The presence of a left-handed bat proved decisive Friday when the Royals selected George Kottaras over Brett Hayes as the backup to starting catcher Salvy Perez.
“It was a coin flip,” manager Ned Yost said. “They both did a nice job behind the plate. Both guys swung the bat really well. It was just the advantage of having an extra left-handed bat on the bench if we need it.”
Kottaras has a .220 career average in 249 games over parts of five seasons with Boston, Milwaukee and Oakland. But he also has 24 homers and 84 RBIs in 592 career at-bats.
“It’s one of those things,” Kottaras said. “They had to make a choice. All I did this spring was try to focus on myself, try to get better and work on some things here and there. It worked out.”
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The Royals said Hayes, a right-handed hitter, cleared waivers and accepted an outright assignment to Class AAA Omaha. He had the option of choosing free agency because because of his service time in the big leagues.
“The days that Salvy does need days off,” Yost said, “will probably be against tough right-handers. That’s when you’ll want to give him a break. That’s where the left-handed bat comes into play.”
Keeping Kottaras effectively completes the Royals’ 25-man roster for Monday’s season opener against the White Sox in Chicago, although veteran infielder Miguel Tejada must still be added.
“He’s made our club,” Yost confirmed. “He and Elliot Johnson will be our two utility guys. So we are settled and set.”
All clubs have until 2 p.m. Central time Sunday to make their decisions official. The Royals are also likely to place left-hander Danny Duffy on the 15-day disabled list as he continues his recovery from Tommy John surgery.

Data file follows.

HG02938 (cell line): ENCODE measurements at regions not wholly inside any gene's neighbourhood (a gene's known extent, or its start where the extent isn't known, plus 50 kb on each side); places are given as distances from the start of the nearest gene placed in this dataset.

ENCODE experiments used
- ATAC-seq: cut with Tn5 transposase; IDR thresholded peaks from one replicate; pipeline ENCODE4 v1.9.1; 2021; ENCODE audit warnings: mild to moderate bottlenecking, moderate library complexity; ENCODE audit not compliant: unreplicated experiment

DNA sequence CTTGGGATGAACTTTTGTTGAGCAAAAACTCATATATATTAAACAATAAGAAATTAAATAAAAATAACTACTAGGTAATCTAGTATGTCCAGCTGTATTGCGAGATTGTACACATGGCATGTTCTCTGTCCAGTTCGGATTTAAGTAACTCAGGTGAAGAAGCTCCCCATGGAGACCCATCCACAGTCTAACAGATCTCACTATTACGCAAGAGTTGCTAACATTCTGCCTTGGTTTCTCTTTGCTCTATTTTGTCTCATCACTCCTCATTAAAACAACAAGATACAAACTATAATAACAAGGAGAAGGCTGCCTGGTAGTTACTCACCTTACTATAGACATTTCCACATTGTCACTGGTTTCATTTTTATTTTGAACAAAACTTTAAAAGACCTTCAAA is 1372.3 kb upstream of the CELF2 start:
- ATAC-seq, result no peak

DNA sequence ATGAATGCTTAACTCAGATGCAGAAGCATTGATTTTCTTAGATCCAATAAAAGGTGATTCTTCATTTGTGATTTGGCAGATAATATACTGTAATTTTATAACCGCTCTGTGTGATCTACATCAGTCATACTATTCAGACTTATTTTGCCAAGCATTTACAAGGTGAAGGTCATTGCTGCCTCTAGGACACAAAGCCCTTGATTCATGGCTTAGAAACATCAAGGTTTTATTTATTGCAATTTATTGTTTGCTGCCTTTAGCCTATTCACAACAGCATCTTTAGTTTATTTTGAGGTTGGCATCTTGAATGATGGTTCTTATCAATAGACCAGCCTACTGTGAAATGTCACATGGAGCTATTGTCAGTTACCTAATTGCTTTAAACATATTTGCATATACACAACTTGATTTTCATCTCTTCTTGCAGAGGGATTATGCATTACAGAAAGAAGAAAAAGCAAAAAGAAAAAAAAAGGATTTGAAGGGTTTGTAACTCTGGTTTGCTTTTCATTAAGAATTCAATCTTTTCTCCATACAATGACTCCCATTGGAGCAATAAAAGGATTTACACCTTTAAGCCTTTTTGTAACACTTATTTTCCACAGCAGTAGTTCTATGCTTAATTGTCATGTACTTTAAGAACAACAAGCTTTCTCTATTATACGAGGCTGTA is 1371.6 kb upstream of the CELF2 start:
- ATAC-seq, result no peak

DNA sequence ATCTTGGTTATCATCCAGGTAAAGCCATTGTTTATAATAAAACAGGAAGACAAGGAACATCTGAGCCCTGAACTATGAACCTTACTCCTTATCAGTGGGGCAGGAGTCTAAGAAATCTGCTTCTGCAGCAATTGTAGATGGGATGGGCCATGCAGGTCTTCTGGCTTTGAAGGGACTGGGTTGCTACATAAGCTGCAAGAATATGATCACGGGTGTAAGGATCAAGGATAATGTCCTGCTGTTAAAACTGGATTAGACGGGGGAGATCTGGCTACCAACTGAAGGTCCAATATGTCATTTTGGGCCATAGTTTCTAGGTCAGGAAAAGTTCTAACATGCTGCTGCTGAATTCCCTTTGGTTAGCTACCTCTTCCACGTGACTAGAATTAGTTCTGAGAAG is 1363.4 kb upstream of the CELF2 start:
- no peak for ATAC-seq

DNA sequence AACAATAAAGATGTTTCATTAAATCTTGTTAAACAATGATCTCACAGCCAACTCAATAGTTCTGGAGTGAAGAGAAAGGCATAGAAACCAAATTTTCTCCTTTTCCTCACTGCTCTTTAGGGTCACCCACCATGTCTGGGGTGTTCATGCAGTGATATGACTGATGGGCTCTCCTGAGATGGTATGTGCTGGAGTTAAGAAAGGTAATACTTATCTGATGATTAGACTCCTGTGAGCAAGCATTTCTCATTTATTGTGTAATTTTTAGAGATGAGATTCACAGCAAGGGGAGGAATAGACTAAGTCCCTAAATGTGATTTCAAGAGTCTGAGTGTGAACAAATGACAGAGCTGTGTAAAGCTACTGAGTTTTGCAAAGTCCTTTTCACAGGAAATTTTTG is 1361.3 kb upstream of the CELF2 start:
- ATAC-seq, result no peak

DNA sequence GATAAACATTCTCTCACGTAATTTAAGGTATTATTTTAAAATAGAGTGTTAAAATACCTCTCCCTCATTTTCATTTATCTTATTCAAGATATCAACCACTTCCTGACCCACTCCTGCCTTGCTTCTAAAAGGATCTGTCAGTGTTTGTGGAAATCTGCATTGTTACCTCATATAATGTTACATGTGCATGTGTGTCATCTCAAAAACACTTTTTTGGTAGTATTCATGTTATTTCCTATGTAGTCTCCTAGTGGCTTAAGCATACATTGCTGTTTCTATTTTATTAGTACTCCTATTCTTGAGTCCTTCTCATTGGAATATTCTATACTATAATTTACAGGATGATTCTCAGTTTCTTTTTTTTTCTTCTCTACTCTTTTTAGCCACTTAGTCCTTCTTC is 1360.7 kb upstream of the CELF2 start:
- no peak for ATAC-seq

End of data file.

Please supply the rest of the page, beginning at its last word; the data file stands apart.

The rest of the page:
Kottaras and Hayes, both 29, had similar camps after joining the club as off-season waiver claims. The Royals acquired Hayes on Nov. 2 from Miami and got Kottaras on Jan. 25 from Oakland.
Each entered Friday’s spring finale at 11 for 26 for a .306 average. Hayes hit two homers and had a higher slugging percentage, but Kottaras drew 10 walks for a better on-base percentage.
“I felt I swung the bat well,” Kottaras said, “even though my power numbers, in general, weren’t high. I was just working on some things to try to put good at-bats together. I felt like I saw the ball really well.”
By keeping Kottaras and Tejada, the Royals project to open the season with a franchise-record payroll of $77,491,725. That number consists of the 25 active players and Duffy.
Yost said Kottaras will also likely draw duty late in games when the Royals remove Perez for a pinch-runner.
“It could be consecutive days,” Yost said. “It could be three (in a row). You don’t know how it’s going to play out. But if we pinch-run for Salvy late, I wanted a guy who could handle the pitching staff.
“The rap on (Kottaras) coming in, from what I was told, is he’s a better offensive player than a defensive player. But that didn’t prove to be so true for me. He caught very well. We feel he fits behind Sal.”